• Wednesday – same resistance training workout as Monday
  • Thursday – 5K turkey trot race
  • Sunday – another resistance training workout at home (pretty similar to Monday & Wednesday but added some upper body weight training)

I’m really happy that I managed to get 3 strength training workouts but I wish I had a chance when to row this week. But there’s always next week!

Number Eight.

I’m going to be running my eighth half marathon this Sunday – the first half of the SF Marathon.  This will be my second time running the 1st half and my third year in a row running an SF Marathon half marathon. Of all the local races I’ve run, the SF Marathon is my favorite (Chicago is my absolute all time favorite but SF comes in second on that list).  More than any SF race, the SF Marathon (even at the half marathon distance) feels like  a REAL race.  Everything from race communication prior to the race to the expo to the actual race itself is super super well organized.  The course (especially in the first half and the five/six miles through Golden Gate Park) is stunningly gorgeous.  And with all those hills and a super early morning start time (around 5:30 am to 6:30 am depending on your wave), it is a hard course.  It just feels hard core – a serious effort that’s worth doing and celebrating.

I’m really excited about this weekend’s race but I’m also a bit nervous.  I don’t feel like this training cycle has been all that great – I’ve missed far more runs than I’d like and I haven’t done much cardio cross-training (partially due to being in Europe for two weekends and partially due to time management/stress).  I do think I’m more prepared for the hills this year than I was back in 2012 when I ran it the first time.  I’m going to run this race without my trusty Garmin (I’ve never run anything longer than a 5K without my Garmin) and run the race by feel.  I’m really curious to see what that feels like but I’m also somewhat worried about not knowing at any particular moment how I’m doing (but that’s kind of the point).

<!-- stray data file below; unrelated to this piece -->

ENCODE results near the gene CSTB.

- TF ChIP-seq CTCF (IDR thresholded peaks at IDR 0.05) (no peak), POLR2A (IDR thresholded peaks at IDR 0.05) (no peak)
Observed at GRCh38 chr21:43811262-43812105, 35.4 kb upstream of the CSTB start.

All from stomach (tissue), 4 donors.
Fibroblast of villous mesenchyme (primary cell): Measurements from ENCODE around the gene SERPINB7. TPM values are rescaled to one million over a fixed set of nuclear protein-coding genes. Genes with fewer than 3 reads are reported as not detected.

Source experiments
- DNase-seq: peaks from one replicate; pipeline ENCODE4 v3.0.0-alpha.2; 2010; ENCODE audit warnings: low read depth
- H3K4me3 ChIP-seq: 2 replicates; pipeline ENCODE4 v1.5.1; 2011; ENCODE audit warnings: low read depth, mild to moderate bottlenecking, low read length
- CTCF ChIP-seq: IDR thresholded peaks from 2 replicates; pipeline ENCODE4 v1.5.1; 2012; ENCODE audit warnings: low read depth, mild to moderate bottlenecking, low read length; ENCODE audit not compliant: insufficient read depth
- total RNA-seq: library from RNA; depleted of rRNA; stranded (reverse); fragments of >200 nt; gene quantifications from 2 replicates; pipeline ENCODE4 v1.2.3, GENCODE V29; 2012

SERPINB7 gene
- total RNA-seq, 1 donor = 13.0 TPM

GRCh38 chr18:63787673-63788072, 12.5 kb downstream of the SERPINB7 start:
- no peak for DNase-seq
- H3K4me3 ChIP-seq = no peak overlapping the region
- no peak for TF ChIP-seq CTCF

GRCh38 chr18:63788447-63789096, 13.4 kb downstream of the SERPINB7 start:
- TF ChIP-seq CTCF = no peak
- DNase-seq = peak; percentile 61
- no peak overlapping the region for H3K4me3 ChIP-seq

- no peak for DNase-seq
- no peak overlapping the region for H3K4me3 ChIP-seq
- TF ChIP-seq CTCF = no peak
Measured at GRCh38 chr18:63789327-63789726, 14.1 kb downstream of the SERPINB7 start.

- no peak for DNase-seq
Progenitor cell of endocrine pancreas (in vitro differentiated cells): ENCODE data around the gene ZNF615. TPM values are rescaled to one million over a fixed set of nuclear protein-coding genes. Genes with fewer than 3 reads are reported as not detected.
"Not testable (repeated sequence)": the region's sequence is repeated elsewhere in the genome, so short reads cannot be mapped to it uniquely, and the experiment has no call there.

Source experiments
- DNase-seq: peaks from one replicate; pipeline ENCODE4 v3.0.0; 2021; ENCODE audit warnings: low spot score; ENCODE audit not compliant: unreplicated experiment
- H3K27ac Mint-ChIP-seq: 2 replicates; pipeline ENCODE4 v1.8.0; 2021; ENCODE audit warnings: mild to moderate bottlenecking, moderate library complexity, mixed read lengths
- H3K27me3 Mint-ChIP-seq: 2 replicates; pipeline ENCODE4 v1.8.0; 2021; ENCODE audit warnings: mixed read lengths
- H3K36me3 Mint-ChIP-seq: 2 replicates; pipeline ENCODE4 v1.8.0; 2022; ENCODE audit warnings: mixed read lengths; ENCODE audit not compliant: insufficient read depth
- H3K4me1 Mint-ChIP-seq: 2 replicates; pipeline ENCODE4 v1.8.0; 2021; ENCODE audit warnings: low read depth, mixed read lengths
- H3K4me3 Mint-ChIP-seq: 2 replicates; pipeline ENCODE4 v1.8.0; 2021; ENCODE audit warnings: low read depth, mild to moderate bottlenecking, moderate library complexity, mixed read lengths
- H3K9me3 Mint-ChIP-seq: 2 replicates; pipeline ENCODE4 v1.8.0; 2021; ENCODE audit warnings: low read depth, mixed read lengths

But more than anything, I’m using this weekend’s race as an opportunity to keep me inspired and to kick start a few things:

  1. I want a half marathon PR at the San Jose Rock ‘n’ Roll Half Marathon in October.  I’ve run this race before and the course is flat flat flat.  If there’s one course where I can run a half marathon in under 2:30, this is it.
  2. I want to run the full San Francisco Marathon next year.  Having run both halves of the marathon and seen how difficult each one is on its own, running the full SF Marathon is kind of scary BUT also super exciting.  I really want to be able to say that I’ve done it.  And I’ve got a whole year to train.
  3. I want to run the Chicago Marathon next year, raising funds for the PCRF.  Running the Chicago Marathon last year was amazing and I want to relive that experience (and improve my time).  I learned about the PCRF last year at the Chicago Marathon – they help kids from Palestine and Syria get medical treatment abroad.  It is a really great organization that’s non-political.  I can’t think of a better or more important way to run the Chicago Marathon than to do so while helping these kids that the world has seemingly forgot.